PREVIOUSLY: Confessions of a Broken Cat. Cordy, my cat had been throwing up, not because of bad Chinese take-out, but of something possibly worse. Brian and I rushed her to the Animal Emergency Hospital...
An acrid smell permeated through my reverie. The smell wafted in from the back seat, bringing me out of my thoughts.
She's never peed in her carrying cage before. The pee smelled thick, sweaty, earthy, like the cologne of some swarthy lothario/plumber, you know, the kind that thinks you're into him because you're avoiding eye contact, not because your eyes are being irresistably drawn to his ass crack.
The smell added a layer a sense of urgency, of danger to the events. We've taken her to the vet before and she's never peed on the way. I wondered whether she'll survive the trip and how devastated I would be if the pee got into the upholstery.
I welcomed this feeling, it weighed down the air, underlining the gravity of the situation. Up until then I had been making light of the situation, thinking that like the X-man Wolverine, all animals had enormous mutant healing powers. They recovered much faster than humans and all without the aid of any kind of drugs like acetaminophen, penicillin, crystal meth.
Since we got in the car, Cordy had been crying in the back seat of the car almost constantly. Her silence coinciding with the smell worried me. Invisible hands squeezed my heart as I turned around to make sure she was still alive, still breathing in her cage.
In another minute, we were at the hospital. Twenty minutes, said my watch. I wondered if anybody who didn't live within a block of a hospital ever survived something worse than a possible food poisoning, like multiple stab wounds or accidental electrocution? I resolved to check my vibrator for frayed cords.
If this is how long it takes to get to a hospital, how can anything but grief meet you when you get there?
Brian barely turned off the engine when I jumped out of the car and opened the back door, gingerly pulling out the cage. My calves locked in for a sprint.
Inside, the cheery voice from the earlier phone call, now reunited with her brown hair and petite frame told us that the vet will be with us shortly; the vet was attending to another patient.
We settled down to wait on the sofa. Behind the sofa was a bulletin board filled with posters, pictures and greeting cards. Brian stood up to read them to distract himself. But a few seconds later, he stopped and sat back down. He had been reading one of the greeting cards.
"I don't want to read these," Brian said. "These are cards thanking the vet for doing her best to try to save their pets."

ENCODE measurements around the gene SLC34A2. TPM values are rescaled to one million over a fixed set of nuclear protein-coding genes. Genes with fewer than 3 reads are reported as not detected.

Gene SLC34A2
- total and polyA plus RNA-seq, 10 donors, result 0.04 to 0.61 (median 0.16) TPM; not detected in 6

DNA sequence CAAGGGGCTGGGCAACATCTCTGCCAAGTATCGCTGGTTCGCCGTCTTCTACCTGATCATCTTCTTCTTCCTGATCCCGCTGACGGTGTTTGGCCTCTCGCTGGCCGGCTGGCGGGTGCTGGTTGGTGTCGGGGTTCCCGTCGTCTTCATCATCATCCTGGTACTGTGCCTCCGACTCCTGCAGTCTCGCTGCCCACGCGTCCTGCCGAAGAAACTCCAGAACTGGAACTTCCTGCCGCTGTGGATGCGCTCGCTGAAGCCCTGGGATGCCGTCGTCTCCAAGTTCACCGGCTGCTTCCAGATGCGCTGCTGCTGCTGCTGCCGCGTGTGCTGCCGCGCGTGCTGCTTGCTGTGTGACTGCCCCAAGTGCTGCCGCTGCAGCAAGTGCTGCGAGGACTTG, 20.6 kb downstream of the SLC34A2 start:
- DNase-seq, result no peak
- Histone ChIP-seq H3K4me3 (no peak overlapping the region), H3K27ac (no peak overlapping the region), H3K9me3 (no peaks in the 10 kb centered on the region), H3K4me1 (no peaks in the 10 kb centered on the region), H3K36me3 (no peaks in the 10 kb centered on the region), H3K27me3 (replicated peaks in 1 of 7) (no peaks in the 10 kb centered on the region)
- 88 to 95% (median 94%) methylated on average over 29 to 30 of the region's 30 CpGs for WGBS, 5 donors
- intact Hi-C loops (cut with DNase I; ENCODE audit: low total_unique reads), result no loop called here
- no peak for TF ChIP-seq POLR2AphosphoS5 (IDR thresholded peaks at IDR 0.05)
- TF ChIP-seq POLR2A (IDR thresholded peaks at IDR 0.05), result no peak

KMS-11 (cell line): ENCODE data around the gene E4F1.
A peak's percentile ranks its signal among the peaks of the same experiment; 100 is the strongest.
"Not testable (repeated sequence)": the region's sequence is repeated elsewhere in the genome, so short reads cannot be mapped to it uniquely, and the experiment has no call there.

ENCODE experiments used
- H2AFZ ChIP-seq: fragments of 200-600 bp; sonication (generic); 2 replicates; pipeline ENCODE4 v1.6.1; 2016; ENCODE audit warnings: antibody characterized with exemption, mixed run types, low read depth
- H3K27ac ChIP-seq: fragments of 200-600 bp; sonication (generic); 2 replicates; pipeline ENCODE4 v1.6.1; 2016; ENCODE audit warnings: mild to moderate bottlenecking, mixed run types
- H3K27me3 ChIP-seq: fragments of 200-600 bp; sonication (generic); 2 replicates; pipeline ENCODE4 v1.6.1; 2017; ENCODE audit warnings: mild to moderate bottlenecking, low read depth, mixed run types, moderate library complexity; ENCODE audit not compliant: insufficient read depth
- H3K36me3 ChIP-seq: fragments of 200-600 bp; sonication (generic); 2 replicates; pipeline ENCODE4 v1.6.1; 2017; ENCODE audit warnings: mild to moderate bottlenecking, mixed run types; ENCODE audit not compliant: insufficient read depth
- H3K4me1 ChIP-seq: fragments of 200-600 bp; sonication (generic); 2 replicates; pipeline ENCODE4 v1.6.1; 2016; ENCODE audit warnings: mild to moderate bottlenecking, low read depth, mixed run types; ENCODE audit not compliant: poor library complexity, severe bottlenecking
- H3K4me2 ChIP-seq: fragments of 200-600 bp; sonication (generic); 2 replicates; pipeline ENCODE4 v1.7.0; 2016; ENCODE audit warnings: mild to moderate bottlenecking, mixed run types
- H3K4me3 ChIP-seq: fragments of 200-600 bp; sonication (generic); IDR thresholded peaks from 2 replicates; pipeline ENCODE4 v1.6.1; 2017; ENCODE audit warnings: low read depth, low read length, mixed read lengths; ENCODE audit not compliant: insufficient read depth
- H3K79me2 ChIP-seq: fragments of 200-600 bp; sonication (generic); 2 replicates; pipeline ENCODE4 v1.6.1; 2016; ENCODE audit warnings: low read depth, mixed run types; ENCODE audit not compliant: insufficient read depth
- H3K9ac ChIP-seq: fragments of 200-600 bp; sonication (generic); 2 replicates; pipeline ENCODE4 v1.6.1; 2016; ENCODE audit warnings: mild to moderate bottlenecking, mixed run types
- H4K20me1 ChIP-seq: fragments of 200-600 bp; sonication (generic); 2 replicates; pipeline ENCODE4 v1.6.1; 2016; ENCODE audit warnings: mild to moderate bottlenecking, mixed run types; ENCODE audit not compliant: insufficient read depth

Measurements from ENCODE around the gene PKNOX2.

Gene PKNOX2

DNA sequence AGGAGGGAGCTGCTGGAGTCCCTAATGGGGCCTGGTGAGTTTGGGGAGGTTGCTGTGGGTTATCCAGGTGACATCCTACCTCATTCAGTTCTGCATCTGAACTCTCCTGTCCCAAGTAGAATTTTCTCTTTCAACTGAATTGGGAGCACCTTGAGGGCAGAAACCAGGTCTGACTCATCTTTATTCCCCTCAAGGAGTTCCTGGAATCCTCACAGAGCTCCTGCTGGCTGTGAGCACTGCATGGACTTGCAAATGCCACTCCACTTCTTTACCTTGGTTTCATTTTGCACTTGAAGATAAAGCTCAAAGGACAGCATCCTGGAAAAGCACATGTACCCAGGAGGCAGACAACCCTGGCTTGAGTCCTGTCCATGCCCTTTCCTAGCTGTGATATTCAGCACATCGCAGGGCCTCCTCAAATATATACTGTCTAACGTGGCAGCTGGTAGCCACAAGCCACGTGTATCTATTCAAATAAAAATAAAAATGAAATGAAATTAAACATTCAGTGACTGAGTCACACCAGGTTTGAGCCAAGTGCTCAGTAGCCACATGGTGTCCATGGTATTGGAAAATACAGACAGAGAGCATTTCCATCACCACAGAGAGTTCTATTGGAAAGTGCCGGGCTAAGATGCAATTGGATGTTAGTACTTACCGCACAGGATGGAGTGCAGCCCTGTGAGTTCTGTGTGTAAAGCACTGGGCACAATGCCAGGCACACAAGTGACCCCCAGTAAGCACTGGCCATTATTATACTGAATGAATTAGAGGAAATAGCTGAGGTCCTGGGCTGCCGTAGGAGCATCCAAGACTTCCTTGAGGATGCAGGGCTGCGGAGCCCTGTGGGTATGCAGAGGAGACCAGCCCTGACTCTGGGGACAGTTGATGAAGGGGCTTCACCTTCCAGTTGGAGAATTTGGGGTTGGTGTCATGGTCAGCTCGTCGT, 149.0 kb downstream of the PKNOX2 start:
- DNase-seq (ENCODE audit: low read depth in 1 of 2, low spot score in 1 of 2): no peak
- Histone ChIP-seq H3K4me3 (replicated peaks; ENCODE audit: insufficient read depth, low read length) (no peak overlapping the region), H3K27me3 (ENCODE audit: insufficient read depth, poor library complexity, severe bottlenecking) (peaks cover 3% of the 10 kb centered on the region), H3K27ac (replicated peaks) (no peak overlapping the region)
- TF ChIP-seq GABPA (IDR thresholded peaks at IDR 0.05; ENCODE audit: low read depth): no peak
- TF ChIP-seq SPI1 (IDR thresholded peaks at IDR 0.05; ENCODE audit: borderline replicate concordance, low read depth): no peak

Just then, we heard a wail followed by sobbing. The door next to the waiting area opened and a woman, head hunched down, hurried toward the exit. A man with red-rimmed eyes followed a few steps behind, a red leash clutched in his hand.
I didn't want to be them, yet the possibility was there. We could be walking out without our pet. My mind argued with itself: this wasn't going to happen to us, but at the same time--prepare yourself.
Cheery girl took us to an examination room. The doctor, a tall confident woman in blue scrubs, hair in a tight ponytail, came in. I was relieved. She would take care of our Cordy. I was sort of afraid we would get somebody like Pauly Shore in a lab coat. What would I say then, "Uh, sorry, no offense, but could we have your version of Dr. Miranda Bailey?"
We told her of the symptoms, giving her painstaking details, yet second-guessing ourselves trying to make sure we weren't exaggerating.
"She was vomiting constantly--well not constantly--but three times in the last two hours. Was it two hours? Could've been three. No blood though, or at least none that we saw. That's good right, doctor? We don't think she's eaten in two days, but can't tell for sure, we have another cat who is a pig..."
The doctor listened patiently while she examined our cat. She said, "Cordy doesn't seem to be in immediate danger, but this could be the symptom of something else." She paused here, looking steadily at us, giving it time to sink in. "I need x-rays to know for sure."
Something else. What else could there be? This was just vomiting--bulimia--we joked earlier.
She took our Cordy away, leaving us alone in the room.
NEXT: My Commitment